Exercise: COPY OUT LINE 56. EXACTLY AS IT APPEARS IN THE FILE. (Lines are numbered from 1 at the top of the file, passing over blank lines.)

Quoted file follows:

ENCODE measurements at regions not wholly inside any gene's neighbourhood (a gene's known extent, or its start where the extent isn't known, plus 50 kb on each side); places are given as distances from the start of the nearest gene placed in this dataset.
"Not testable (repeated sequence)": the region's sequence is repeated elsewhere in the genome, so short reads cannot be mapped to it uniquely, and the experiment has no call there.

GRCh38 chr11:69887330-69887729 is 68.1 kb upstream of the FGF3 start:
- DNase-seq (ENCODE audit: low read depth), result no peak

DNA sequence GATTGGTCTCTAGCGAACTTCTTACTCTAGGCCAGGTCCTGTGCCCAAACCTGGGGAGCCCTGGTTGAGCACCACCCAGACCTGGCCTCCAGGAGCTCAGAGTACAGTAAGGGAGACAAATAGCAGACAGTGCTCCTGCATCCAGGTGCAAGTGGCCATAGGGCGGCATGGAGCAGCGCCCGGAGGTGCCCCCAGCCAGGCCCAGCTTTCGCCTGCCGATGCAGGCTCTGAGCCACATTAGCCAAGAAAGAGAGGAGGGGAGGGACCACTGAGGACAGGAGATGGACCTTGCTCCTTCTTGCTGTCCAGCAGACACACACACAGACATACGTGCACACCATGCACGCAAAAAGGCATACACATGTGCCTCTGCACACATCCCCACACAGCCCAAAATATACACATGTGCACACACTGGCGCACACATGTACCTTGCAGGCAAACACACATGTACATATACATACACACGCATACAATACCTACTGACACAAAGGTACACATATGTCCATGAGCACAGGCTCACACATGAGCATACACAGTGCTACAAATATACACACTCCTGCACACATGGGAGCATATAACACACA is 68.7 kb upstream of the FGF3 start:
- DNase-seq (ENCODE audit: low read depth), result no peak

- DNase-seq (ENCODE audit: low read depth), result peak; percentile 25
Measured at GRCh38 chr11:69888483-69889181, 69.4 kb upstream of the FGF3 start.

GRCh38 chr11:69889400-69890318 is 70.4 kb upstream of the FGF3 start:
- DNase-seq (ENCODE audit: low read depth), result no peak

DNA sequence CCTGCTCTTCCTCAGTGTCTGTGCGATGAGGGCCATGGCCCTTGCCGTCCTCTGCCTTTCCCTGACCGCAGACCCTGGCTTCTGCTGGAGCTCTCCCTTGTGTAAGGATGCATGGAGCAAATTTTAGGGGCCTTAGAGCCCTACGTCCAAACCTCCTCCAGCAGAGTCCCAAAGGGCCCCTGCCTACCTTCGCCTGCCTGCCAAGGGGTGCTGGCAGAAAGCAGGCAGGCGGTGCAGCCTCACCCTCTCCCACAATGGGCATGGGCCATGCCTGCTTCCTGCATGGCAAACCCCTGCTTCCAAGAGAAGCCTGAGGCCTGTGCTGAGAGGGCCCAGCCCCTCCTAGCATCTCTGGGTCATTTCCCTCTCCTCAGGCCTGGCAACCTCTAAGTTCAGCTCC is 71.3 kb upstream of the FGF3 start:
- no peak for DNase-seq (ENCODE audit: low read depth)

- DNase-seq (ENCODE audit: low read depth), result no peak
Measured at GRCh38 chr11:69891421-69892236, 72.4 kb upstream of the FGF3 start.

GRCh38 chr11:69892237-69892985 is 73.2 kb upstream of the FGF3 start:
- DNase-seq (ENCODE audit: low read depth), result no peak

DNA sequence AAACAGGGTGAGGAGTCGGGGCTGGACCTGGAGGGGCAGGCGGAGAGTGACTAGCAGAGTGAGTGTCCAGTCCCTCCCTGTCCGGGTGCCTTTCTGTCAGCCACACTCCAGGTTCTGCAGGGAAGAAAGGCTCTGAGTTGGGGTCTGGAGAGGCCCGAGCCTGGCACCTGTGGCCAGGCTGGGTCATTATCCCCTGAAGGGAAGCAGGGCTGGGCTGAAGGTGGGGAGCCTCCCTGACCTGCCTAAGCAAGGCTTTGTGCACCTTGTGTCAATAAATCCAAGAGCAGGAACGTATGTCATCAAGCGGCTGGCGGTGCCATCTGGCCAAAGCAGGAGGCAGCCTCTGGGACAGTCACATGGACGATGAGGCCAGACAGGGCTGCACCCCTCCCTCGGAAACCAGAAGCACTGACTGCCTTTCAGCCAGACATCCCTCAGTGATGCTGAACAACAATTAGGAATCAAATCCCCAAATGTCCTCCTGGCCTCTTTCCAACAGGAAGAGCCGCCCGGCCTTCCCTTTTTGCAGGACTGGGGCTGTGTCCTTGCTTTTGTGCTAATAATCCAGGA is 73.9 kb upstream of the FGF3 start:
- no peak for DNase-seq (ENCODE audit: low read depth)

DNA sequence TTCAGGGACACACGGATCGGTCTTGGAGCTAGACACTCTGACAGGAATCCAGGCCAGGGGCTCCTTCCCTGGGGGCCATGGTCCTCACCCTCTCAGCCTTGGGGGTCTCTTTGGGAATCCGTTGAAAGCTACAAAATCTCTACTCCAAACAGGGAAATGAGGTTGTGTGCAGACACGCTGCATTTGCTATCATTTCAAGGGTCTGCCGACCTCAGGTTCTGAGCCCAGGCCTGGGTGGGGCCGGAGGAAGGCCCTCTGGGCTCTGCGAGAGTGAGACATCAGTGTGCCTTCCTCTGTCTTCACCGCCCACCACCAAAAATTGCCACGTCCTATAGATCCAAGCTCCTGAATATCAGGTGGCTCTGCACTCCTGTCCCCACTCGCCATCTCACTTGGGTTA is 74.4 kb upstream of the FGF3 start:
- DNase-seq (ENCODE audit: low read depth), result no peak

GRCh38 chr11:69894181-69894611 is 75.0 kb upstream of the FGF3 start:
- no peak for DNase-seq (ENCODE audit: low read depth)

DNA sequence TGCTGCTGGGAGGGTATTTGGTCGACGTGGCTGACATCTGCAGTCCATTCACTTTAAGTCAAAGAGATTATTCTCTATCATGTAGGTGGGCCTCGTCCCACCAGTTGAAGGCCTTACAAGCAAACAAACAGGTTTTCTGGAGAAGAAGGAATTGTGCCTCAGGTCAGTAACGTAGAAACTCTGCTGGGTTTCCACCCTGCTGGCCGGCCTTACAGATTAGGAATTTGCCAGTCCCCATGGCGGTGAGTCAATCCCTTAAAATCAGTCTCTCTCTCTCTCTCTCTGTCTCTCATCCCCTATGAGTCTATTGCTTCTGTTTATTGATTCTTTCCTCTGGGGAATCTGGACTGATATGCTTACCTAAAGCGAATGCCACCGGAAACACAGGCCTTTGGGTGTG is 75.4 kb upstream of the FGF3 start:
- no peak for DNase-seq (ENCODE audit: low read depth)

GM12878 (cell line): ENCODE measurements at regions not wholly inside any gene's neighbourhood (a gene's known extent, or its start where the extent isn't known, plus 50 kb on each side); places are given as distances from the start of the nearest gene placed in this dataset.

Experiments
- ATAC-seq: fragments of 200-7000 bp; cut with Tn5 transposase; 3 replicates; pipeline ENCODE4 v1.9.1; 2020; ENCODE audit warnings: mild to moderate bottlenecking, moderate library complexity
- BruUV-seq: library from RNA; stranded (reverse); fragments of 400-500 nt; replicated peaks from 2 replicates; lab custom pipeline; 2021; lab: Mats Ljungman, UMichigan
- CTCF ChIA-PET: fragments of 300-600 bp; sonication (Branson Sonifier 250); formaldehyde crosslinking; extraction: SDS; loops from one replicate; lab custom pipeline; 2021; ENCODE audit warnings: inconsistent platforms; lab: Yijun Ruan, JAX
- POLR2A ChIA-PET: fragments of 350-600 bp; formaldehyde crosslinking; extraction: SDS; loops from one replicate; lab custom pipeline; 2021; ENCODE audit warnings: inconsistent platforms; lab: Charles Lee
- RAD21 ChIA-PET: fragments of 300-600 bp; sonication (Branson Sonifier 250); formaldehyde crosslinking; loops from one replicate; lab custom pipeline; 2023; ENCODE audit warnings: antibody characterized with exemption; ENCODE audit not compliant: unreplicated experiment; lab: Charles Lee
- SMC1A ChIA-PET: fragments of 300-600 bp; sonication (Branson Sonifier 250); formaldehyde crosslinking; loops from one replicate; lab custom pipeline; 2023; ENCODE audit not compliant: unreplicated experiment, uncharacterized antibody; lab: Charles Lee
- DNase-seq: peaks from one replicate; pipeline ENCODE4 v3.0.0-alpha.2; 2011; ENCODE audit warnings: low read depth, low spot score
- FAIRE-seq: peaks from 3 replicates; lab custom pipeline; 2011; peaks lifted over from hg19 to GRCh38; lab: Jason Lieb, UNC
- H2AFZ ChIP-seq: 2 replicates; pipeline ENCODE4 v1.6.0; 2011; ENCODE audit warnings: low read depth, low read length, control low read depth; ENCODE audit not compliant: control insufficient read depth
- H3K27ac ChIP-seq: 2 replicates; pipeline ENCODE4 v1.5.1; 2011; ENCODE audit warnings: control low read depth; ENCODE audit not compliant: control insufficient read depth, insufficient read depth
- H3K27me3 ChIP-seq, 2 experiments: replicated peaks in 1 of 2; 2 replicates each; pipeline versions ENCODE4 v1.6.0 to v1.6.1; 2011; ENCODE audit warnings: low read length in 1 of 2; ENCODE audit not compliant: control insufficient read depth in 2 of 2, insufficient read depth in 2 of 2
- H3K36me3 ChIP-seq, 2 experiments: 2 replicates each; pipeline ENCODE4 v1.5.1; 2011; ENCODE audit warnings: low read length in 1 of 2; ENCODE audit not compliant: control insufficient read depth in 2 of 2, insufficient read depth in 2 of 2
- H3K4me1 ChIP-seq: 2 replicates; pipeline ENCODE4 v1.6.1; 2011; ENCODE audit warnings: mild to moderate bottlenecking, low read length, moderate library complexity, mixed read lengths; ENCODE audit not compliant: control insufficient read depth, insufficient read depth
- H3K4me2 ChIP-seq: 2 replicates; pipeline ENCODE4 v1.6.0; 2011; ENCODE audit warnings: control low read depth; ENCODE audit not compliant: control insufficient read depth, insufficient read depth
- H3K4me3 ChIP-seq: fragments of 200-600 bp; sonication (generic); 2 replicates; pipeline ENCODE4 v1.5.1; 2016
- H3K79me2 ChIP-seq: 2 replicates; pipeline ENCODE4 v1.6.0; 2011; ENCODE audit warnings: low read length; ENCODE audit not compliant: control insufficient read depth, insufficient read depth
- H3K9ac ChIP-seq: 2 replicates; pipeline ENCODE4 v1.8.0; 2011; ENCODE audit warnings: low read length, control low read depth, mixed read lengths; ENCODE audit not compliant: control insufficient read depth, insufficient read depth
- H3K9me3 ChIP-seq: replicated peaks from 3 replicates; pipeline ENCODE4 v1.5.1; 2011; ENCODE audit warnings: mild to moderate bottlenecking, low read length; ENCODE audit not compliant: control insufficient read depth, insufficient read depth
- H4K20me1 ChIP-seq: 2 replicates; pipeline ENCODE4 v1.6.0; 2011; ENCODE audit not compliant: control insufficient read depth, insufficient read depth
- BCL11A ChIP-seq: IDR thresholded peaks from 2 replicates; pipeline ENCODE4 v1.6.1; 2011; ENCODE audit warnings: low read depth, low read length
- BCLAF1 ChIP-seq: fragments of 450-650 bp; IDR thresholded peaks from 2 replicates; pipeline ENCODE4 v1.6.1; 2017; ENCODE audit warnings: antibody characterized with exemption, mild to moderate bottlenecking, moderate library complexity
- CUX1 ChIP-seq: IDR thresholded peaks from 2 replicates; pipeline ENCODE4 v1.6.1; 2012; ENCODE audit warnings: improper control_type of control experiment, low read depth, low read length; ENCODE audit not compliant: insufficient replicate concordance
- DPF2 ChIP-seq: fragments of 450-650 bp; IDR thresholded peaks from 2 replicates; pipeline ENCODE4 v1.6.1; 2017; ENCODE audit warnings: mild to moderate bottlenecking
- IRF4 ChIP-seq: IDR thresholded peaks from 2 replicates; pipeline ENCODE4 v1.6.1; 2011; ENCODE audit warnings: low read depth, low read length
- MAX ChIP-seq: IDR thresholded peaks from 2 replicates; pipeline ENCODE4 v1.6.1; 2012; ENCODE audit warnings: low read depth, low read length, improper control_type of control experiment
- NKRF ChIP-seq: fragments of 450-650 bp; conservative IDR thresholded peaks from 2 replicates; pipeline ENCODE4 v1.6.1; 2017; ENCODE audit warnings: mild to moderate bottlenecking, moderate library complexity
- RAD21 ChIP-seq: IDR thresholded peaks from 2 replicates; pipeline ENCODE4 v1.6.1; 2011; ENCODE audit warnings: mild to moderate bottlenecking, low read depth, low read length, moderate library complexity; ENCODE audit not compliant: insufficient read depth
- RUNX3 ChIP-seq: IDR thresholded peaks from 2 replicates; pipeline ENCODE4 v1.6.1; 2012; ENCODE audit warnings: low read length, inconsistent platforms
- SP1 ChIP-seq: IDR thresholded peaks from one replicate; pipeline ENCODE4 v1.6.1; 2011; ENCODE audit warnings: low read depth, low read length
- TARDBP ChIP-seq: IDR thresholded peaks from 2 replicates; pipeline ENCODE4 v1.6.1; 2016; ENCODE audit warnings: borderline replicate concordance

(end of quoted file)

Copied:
- TARDBP ChIP-seq: IDR thresholded peaks from 2 replicates; pipeline ENCODE4 v1.6.1; 2016; ENCODE audit warnings: borderline replicate concordance